‘In principle’ unknowability is not simply a matter of gaps in our knowledge; it is rather a question of our cognitive inadequacy: as human beings we are equipped to know certain kinds of things by the methods of science, but not others. The methods of science (largely refined common sense) are principally those of observation by means of the senses, precise measurement and precise description by means of rigorous logical languages. But it is simply silly to believe that these methods can get at every single aspect of reality bar none. We as humans evolved within a distinct context; and our cognitive powers evolved largely for the purposes of our survival. It would therefore be very surprising if our methods of inquiry and the knowledge accumulated by such methods were universally applicable. Immanuel Kant was the first great philosopher to explore in depth our inability to know certain things, but science has uncovered all kinds of ‘in principle’ unknowabilities in the world. There is the unknowability of quantum processes: though we can understand that the classical world arises as a statistical probability out of the quantum realm of reality we cannot say how this happens and there appears to be no way in which we can understand it. There is, moreover, no point in saying, “well, we’re working on it”, because our common sense is not equipped to gain the understanding required. The same unknowability occurs in our understanding of so-called ‘chaotic’ systems, where ‘chaotic’ means not just ‘disordered’ but rather showing a species of order involving far too many variables for us to be able to sort out, even with the vastest of super-computers. These species of unknowabilities are not just gaps in our knowledge, they are indications to us that we can only go so far with our cognitive capacities and beyond that lies territory that we may not rationally enter.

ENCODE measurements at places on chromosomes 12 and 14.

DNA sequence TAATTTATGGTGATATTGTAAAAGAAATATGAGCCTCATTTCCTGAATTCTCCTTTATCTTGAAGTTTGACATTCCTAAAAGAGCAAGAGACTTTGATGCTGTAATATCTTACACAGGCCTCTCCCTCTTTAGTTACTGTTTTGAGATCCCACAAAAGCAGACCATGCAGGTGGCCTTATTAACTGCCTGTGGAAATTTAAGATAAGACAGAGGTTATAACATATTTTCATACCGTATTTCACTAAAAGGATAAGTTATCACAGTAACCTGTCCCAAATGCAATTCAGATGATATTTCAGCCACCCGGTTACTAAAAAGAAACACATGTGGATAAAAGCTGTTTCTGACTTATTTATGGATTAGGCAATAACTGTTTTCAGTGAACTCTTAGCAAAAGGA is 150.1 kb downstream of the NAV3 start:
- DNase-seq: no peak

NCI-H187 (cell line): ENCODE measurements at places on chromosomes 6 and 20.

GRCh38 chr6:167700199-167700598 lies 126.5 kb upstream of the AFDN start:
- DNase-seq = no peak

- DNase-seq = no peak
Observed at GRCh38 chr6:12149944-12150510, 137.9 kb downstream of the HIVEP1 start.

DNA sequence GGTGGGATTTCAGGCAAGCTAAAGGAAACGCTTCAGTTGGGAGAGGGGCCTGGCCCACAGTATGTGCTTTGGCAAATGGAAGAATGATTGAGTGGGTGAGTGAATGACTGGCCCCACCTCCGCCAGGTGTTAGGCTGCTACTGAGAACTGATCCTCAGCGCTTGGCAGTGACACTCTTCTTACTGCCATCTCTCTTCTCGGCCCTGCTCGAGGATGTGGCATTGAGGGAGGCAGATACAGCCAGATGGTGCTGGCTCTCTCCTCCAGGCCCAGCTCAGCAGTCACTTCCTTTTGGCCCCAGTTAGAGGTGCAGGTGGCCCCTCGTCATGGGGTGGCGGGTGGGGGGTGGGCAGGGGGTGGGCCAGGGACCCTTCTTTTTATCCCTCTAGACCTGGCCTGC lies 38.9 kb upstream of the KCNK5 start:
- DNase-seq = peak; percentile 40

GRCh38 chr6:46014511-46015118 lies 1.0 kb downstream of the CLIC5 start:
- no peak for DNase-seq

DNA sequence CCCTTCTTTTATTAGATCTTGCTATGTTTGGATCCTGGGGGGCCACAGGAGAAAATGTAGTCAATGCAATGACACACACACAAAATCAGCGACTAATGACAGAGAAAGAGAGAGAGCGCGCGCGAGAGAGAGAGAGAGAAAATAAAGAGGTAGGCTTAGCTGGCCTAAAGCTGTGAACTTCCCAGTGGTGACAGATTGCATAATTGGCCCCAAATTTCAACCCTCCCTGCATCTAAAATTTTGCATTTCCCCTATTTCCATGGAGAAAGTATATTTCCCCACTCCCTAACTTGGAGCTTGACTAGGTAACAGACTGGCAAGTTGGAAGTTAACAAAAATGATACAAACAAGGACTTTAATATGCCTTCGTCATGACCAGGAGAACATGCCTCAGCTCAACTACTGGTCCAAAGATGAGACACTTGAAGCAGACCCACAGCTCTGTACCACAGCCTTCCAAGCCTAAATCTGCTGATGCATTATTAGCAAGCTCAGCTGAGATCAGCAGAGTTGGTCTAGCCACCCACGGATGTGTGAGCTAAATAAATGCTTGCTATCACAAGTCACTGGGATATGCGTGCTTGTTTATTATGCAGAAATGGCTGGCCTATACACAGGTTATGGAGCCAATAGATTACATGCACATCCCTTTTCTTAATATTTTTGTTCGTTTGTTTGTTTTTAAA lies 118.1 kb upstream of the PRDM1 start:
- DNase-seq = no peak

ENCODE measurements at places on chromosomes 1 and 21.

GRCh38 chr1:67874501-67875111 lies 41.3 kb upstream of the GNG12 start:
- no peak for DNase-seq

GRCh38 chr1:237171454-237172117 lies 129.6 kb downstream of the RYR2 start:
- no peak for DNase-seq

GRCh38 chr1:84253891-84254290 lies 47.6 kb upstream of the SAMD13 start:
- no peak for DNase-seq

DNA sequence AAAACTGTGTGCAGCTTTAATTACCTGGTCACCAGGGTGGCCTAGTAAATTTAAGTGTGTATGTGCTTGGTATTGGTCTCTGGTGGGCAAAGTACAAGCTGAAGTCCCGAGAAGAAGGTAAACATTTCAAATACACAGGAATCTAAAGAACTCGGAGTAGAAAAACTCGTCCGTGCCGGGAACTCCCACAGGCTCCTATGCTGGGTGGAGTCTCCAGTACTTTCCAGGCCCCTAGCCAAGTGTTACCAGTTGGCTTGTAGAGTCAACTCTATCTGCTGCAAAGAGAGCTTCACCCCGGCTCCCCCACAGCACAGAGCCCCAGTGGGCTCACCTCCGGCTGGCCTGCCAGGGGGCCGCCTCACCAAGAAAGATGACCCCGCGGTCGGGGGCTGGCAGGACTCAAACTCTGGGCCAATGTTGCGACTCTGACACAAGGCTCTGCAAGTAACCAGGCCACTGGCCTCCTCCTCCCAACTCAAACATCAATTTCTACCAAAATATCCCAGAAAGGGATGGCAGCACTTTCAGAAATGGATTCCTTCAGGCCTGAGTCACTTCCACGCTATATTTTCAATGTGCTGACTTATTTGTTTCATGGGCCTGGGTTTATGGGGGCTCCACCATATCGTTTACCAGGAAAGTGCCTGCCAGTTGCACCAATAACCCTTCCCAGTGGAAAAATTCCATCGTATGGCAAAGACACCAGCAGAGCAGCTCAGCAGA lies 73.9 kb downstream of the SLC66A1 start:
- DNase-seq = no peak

Now for the atheists, the idea of cognitive no-go areas in the universe is usually considered as a threat or a challenge. If it is considered as a threat, its existence is denied with loud declarations of good humanistic principles and assertions to the effect that what we can’t know is irrelevant; if it is considered as a challenge, it is approached with loud declarations of optimistic, humanistic intent: ‘We’re working on it and it’s only a matter of time before we get it.’ For the religious, by contrast, the notion that some aspects of the universe are unknown and unknowable is quite in order. The religious usually accept that the counsels of God are mysterious to humans in their present state and simply have to be trusted until progress to higher levels of being is obtained. The atheists regard this as craven pusillanimity or obscurantist mystification. But the essential difference between the religious and the atheists is to be found in their attitudes to this issue: to the unknowabilities of the world. The religious consider the knowable world to arise from the unknowable, i.e. from the inscrutable activity of the divine; and they are quite happy, for the present, to trust that inscrutable activity, secure in their convictions 1) that humans will never understand it while they are human, 2) that things will become clearer as one progresses to higher forms of existence, just as the universe is more comprehensible to us than to chimps, and 3) that God, the providential Creator is not going to have malicious intentions towards his creatures.